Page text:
I was meeting a dear gentleman friend of mine for lunch in town earlier today, and agreed to meet him at Green Park station. As I arrived ten minutes early, I had time to marvel the artwork cladding the newly built canopy housing the station’s park-side entrance, which also seems to double as a huge communal umbrella (finely illustrated on my arrival when a sudden cloud burst encouraged a crowd of pedestrians to take emergency cover under it).
The work commissioned by London Underground is called Sea Strata by Royal Academician John Maine. The beautiful, smooth, sand-coloured limestone is just a delight to touch, and the sculptures within it represent the prehistoric fossils often found in such stone when first quarried.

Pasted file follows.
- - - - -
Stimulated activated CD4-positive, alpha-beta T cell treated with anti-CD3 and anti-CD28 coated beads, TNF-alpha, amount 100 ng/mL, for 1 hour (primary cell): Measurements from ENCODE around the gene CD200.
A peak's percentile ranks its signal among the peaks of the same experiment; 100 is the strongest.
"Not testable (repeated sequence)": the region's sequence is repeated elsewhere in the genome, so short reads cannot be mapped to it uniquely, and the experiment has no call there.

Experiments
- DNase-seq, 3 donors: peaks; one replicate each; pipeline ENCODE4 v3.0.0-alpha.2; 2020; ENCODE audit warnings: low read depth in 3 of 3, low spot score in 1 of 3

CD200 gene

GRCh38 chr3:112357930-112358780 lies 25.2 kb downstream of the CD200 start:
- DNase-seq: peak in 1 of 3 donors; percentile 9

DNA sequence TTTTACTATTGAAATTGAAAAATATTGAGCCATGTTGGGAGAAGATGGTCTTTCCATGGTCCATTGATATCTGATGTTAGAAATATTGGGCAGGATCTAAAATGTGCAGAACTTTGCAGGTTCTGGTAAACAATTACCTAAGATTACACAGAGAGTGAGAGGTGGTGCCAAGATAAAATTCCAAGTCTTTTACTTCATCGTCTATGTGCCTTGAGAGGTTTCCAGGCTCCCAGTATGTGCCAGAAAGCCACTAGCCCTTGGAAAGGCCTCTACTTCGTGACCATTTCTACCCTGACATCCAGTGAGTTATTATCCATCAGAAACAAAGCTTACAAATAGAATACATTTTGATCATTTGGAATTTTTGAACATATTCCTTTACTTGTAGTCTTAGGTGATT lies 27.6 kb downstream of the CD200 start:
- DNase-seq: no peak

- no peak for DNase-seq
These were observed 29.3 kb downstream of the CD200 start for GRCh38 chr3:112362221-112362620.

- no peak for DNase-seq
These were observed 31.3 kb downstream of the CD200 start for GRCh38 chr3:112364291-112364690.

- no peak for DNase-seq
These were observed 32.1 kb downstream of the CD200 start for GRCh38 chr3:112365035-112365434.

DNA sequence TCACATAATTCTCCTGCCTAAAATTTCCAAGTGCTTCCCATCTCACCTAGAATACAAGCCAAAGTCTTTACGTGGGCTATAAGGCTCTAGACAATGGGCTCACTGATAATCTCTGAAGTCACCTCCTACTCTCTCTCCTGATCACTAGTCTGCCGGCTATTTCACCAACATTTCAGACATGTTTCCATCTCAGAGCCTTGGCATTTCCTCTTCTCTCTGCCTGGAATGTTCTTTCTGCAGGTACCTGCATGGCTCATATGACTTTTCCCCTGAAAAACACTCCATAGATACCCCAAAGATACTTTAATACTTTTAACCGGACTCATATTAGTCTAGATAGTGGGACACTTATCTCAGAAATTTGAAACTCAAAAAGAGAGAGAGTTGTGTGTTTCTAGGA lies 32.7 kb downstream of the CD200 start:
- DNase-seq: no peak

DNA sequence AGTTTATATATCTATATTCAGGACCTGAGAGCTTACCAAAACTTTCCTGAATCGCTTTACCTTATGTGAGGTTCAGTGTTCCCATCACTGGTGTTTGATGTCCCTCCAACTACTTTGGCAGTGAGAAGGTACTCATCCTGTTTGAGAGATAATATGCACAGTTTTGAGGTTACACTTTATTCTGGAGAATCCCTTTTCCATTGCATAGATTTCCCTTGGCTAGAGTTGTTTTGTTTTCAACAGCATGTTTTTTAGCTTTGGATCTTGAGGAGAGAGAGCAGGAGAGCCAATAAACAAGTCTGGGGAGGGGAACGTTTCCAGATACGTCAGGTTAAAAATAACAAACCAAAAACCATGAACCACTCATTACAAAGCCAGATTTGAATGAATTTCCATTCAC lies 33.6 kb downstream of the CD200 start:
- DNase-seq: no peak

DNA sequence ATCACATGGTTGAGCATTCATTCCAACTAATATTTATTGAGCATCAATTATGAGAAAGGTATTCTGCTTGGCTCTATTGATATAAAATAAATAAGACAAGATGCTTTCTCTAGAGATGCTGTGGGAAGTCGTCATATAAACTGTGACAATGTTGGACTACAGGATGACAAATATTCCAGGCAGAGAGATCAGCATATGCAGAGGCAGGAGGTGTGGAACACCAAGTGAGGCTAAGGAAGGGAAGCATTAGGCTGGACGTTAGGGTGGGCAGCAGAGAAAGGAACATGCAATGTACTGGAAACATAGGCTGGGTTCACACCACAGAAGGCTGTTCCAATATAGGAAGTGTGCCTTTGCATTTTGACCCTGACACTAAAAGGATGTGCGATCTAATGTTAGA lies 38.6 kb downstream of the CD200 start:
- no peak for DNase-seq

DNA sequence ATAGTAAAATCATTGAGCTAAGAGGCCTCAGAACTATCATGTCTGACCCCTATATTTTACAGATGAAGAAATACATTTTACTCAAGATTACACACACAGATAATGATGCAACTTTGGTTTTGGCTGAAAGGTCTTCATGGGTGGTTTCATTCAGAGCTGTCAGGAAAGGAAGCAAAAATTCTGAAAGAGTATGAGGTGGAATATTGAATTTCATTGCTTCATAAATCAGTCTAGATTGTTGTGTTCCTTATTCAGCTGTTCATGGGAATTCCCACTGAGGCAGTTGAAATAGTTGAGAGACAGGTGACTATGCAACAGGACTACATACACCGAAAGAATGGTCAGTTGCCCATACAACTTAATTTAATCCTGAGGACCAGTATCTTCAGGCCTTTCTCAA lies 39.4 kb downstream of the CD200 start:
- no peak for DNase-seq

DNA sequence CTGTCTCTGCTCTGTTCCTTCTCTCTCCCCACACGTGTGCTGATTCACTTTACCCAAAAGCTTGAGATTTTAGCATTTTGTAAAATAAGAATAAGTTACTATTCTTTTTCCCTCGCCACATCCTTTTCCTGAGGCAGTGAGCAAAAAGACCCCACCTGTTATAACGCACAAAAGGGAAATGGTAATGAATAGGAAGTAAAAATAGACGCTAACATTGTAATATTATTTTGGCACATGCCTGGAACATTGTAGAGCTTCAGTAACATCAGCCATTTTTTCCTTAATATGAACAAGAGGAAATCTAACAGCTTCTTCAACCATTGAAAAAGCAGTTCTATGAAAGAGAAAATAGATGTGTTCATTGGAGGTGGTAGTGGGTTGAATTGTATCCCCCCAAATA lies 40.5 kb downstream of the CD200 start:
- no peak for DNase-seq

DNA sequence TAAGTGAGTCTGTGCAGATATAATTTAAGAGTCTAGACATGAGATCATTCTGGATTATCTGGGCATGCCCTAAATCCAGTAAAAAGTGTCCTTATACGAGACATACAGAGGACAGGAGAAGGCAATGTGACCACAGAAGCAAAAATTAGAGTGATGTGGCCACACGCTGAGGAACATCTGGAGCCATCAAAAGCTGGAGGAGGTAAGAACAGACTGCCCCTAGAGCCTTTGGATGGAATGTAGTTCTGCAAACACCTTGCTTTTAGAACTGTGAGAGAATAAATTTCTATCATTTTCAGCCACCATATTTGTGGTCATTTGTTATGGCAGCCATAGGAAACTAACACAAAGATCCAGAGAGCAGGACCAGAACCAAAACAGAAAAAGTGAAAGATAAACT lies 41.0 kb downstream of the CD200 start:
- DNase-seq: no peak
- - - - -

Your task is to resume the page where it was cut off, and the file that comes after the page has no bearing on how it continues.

I think it looks absolutely stunning, and is a vast improvement to the corrugated cowshed that used to stand here before.
However, the litter that was flying around on the pavement at the time, and the sight of a couple of well known sandwich shops and a burger bar just across the road unfortunately influenced my first interpretation of what the fossil shapes were. At first glance, all I could see were the remains of a kebab and the paraphernalia that often accompanies such fast food items.
As soon as I found the plaque entitling and explaining the piece, I quickly re-educated myself. I wonder though, if the plaque had been at eye-level and in a more visible position (it was hidden away along one side of the canopy at almost ground level) would I have avoided such a philistine interpretation?
Or maybe I am just simply a philistine.